As for your thoughts that this person has not changed his ways and motivations, that's an opinion that has no weight under the law. Why do you think that he was successful in getting his death penalty and other judgments over-ruled? The man has proved that he believes in the democratic system by gaining an education while in prison and earning the ability to contribute to society after gaining his freedom. Seems to me that his success in challenging the courts to gain his freedom has laid the groundwork for his appeal to have the convictions quashed. Furthermore, throughout the world there is history of many lawyers being imprisoned and then gaining their freedom to serve society. Think about Nelson Mandela, Mahatma Ghandi, Jeruhlarlal Nehru, Fidel Castro, et al. No one can foresee how this individual will operate in the future. Therefore, he must be given the benefit of the doubt to prove his goodwill. We cannot afford to throw people away!

In the Eastern Caribbean the population sometimes display an unforgiving attitude against certain convicts, especially politicians, particularly black people. We are often against rehabilitation of our own brothers and sisters due to ignorance and what we call "bad mindedness" towards our own people. This is especially true for patriots deemed 'ambitious'.

On the other hand, we tend to embrace foreigners of dubious character. A good example is the numerous bankruptcies of the Donald Trump companies. Yet those companies emerge from bankruptcy with clean slates to operate businesses and you do not see people marching in the streets against Trump. In fact, I believe that the Trump organization might have an operation on Canouan in the Grenadines, And for the record, bankruptcy is a legal remedy to rescue someone deemed bankrupt from the crushing blow of debt and provide opportunities for a new start.

Consequently, my Caribbean neighbor and possibly relative -- I have relatives in Grenville) you need to soften your attitude towards the person you wrote and admire him for using the courts to assert his rights under the Grenadian democracy. If he succeeds, it would be a Testament to the strength of our democracies and provide hope for many who have been imprisoned for political reasons. Think about the good that Fidel Castro, Mahatma Ghandi, Robert Mugabe, Jomo Kenyatta, Kwame nKrumah, Patrice Lumumba,Nelson Mandela, Martin Luther King, et al have done, even though they were all convicts. As the saying goes: "There but for the Grace of God I stand".

Best regards,

Vinci Vin

Hudson George:

Vinci Vin, I like your argument. You making a lot of sense with the comments you put forward. However, the individual was not a lawyer before he went to prison. He was not fighting against a colonising people, who came to his country and oppressed his people, as in the case of Fidel Castro, Mahatma Ghandi, Robert Mugabe, Jomo Kenyatta, Kwame NKrumah, Patrice Lumumba,Nelson Mandela, Martin Luther King. The victim was just a young man acting as a thug and creating political division among the Grenadian people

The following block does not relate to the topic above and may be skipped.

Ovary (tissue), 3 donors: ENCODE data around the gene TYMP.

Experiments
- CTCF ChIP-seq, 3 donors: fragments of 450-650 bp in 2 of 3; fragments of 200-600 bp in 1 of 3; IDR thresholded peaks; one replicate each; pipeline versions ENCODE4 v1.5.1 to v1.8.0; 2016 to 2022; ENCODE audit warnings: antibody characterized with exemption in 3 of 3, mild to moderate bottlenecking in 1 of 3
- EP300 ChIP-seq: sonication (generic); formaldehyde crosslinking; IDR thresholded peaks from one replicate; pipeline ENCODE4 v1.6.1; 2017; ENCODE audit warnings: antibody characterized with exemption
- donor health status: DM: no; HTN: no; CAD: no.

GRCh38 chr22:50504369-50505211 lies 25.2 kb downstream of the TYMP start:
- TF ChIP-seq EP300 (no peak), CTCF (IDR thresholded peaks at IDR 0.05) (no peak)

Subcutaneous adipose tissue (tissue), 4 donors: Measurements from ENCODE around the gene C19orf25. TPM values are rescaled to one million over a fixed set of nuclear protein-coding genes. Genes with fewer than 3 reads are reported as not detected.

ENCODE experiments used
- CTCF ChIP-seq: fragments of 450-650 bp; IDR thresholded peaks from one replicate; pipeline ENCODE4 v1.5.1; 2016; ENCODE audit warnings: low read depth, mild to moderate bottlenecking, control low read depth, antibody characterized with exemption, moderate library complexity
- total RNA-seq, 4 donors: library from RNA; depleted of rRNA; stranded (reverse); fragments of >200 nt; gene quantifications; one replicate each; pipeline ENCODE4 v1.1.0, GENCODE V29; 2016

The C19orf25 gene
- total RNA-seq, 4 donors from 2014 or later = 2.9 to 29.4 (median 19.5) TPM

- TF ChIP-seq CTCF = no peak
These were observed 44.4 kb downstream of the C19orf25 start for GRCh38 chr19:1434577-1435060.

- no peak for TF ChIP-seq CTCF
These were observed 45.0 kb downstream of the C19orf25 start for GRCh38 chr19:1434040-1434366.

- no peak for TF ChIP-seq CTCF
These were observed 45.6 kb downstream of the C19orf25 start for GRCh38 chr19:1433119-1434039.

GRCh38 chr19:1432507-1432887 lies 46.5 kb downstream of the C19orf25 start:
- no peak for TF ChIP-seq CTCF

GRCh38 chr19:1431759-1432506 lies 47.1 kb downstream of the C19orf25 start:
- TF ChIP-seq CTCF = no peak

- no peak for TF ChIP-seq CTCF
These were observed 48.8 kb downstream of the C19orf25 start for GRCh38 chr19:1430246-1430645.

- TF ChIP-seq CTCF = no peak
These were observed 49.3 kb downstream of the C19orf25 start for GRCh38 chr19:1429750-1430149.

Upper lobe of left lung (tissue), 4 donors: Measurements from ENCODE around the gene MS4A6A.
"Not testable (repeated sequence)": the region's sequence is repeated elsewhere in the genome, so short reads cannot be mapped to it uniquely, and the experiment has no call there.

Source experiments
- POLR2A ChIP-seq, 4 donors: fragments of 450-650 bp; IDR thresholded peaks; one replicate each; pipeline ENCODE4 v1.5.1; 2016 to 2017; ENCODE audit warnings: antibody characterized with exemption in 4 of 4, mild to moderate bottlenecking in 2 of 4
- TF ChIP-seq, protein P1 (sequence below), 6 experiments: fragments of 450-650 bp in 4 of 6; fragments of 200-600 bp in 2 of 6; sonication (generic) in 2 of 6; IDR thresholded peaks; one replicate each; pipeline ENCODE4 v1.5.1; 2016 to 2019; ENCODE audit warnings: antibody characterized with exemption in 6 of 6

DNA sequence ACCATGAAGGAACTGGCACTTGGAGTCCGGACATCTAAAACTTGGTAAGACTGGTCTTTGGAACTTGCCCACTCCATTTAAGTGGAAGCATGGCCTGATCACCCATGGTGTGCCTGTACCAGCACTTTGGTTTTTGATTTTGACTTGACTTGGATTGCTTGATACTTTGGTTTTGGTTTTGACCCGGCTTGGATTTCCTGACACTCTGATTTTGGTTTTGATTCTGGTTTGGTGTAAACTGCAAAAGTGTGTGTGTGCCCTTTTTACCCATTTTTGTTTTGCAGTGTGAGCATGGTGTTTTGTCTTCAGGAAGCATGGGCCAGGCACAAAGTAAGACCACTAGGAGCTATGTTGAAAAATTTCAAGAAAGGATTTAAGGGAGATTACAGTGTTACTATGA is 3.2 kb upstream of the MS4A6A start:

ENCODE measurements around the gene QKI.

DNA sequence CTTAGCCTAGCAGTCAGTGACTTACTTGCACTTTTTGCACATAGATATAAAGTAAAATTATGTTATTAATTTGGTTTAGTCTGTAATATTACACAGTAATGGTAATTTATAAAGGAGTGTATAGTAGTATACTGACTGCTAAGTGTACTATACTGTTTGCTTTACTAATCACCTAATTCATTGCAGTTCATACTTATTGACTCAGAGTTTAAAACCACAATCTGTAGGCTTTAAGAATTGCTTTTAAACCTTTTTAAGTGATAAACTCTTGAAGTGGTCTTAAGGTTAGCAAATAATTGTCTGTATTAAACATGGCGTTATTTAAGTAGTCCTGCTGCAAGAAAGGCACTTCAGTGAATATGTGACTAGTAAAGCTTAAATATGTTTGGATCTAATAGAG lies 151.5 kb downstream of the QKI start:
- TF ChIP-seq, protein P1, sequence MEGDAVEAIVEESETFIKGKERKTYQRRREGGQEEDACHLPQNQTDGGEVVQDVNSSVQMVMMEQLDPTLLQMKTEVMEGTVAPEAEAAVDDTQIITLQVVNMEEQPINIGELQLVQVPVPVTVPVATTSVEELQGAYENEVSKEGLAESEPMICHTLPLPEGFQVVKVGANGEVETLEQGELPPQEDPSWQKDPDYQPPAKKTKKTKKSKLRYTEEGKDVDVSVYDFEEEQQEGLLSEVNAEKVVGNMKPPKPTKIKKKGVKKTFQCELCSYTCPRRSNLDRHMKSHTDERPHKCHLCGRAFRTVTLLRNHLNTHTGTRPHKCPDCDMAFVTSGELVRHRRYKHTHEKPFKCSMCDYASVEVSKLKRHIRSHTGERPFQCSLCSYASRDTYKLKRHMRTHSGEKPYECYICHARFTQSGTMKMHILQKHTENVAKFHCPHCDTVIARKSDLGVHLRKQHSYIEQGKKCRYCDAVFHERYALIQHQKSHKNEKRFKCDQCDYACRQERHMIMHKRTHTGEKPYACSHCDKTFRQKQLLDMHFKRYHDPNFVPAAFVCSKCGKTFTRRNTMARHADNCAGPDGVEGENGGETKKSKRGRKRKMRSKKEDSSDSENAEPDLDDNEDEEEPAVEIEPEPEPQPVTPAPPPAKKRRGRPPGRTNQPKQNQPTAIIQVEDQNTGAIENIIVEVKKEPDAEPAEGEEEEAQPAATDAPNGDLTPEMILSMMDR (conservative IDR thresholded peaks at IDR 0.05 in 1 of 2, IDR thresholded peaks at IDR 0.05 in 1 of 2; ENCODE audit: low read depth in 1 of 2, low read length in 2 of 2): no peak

Remember, Adolf Hitler used the democratic process to get rid of democracy. I personally believe that the victim and his other comrades can play a role in society for the betterment of the country, but they should not be allowed to be a part of top decisions making rules. Their presence within some institutions, can only lead other to anger and hurting of old wounds, that have been healed but the scars remain.

Yes, I do agree we must work towards creating a good democratic system throughout the OECS countries, but in order to build that new democracy, we have to build a foundation. In order to build that new foundation, we got to demolished the old and build the new. We cannot mend new garments on old garments, neither pour new wine into old wine.

If you want to do a research on the political mind set of persons involved in politics in the OECS region over the last 30 years, Grenada is the most suitable Caribbean country to find study cases. And even though I am not a psychologists, as a Grenadian I have a good understanding about the mind set of some of the political characters, regardless of their political ideology.

Anyway, it will be very interesting to see the out come of that individual struggle, to get back into the scheme of things. It is also very important for you to know that the old revo clique is still cohesive and they act as support and mentors for each other. Their main plan is to infiltrate any major political party that tolerate them and slip in one of their comrades, so that in the future he/she can hijack the political organisation and they all will have another period of political feasting.